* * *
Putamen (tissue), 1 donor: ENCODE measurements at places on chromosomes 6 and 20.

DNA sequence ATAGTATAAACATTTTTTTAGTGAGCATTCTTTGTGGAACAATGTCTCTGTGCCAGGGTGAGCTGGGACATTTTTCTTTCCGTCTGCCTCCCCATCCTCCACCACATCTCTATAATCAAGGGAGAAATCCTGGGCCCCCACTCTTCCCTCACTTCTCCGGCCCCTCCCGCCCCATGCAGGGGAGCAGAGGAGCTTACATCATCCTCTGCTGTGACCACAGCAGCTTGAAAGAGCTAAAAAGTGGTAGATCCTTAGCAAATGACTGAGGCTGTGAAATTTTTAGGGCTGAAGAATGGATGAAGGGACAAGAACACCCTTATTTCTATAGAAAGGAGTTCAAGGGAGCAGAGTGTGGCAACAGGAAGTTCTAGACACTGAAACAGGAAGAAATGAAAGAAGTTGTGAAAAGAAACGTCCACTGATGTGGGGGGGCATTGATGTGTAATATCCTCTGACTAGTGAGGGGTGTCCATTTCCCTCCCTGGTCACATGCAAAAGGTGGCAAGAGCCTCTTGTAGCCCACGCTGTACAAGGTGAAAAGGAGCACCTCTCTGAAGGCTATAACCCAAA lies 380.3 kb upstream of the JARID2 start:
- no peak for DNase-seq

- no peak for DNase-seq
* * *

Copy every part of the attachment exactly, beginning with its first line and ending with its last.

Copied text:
Putamen (tissue), 1 donor: ENCODE measurements at places on chromosomes 6 and 20.

DNA sequence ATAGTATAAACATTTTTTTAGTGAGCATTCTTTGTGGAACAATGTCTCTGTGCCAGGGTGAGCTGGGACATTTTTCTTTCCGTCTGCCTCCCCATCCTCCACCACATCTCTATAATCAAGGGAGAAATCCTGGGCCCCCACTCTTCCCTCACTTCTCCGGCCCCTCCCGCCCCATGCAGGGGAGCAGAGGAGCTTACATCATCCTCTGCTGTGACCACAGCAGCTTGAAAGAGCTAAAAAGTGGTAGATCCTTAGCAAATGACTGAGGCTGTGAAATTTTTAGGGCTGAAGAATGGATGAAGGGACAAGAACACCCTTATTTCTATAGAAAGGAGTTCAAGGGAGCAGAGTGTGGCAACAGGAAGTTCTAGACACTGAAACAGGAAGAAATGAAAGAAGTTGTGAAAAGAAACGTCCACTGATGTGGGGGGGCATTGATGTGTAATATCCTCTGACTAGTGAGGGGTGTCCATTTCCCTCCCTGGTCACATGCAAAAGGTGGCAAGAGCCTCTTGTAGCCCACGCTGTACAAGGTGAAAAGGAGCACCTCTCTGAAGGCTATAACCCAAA lies 380.3 kb upstream of the JARID2 start:
- no peak for DNase-seq

- no peak for DNase-seq